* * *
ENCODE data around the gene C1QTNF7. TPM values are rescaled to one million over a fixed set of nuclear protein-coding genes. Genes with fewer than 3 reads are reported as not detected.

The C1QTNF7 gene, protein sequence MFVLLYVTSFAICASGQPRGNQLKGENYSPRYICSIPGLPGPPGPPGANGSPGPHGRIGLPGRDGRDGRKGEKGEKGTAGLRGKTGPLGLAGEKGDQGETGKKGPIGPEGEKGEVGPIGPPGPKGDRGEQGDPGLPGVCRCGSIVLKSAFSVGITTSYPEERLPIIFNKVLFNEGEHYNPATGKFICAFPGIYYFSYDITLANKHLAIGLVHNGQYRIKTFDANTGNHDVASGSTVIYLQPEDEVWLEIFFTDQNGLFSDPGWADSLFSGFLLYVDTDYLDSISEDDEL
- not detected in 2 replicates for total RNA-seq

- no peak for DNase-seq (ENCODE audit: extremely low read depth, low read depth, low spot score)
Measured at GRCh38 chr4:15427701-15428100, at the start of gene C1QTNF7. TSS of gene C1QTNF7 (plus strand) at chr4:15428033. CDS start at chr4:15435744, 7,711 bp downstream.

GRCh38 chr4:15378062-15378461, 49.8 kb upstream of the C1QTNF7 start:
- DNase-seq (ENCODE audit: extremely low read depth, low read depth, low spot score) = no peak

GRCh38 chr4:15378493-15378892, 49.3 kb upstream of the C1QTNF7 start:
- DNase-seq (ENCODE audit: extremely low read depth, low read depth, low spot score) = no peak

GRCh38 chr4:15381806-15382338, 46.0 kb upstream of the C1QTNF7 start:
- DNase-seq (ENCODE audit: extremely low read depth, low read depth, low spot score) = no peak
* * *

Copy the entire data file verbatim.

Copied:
ENCODE data around the gene C1QTNF7. TPM values are rescaled to one million over a fixed set of nuclear protein-coding genes. Genes with fewer than 3 reads are reported as not detected.

The C1QTNF7 gene, protein sequence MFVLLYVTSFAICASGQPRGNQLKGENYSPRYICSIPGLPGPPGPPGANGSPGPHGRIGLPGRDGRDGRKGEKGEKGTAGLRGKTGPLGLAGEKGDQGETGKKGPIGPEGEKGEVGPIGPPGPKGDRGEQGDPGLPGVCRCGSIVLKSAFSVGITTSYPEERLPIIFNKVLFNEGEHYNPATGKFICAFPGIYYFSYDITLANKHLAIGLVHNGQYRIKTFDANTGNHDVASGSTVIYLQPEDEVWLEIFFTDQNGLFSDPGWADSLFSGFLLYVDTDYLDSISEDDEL
- not detected in 2 replicates for total RNA-seq

- no peak for DNase-seq (ENCODE audit: extremely low read depth, low read depth, low spot score)
Measured at GRCh38 chr4:15427701-15428100, at the start of gene C1QTNF7. TSS of gene C1QTNF7 (plus strand) at chr4:15428033. CDS start at chr4:15435744, 7,711 bp downstream.

GRCh38 chr4:15378062-15378461, 49.8 kb upstream of the C1QTNF7 start:
- DNase-seq (ENCODE audit: extremely low read depth, low read depth, low spot score) = no peak

GRCh38 chr4:15378493-15378892, 49.3 kb upstream of the C1QTNF7 start:
- DNase-seq (ENCODE audit: extremely low read depth, low read depth, low spot score) = no peak

GRCh38 chr4:15381806-15382338, 46.0 kb upstream of the C1QTNF7 start:
- DNase-seq (ENCODE audit: extremely low read depth, low read depth, low spot score) = no peak